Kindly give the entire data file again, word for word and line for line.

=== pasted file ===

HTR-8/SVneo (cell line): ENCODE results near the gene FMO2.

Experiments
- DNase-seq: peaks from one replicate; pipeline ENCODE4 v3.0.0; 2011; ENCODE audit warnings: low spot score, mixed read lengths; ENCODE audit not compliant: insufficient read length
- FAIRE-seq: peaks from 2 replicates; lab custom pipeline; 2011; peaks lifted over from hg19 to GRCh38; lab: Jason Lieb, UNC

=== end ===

HTR-8/SVneo (cell line): ENCODE results near the gene FMO2.

Experiments
- DNase-seq: peaks from one replicate; pipeline ENCODE4 v3.0.0; 2011; ENCODE audit warnings: low spot score, mixed read lengths; ENCODE audit not compliant: insufficient read length
- FAIRE-seq: peaks from 2 replicates; lab custom pipeline; 2011; peaks lifted over from hg19 to GRCh38; lab: Jason Lieb, UNC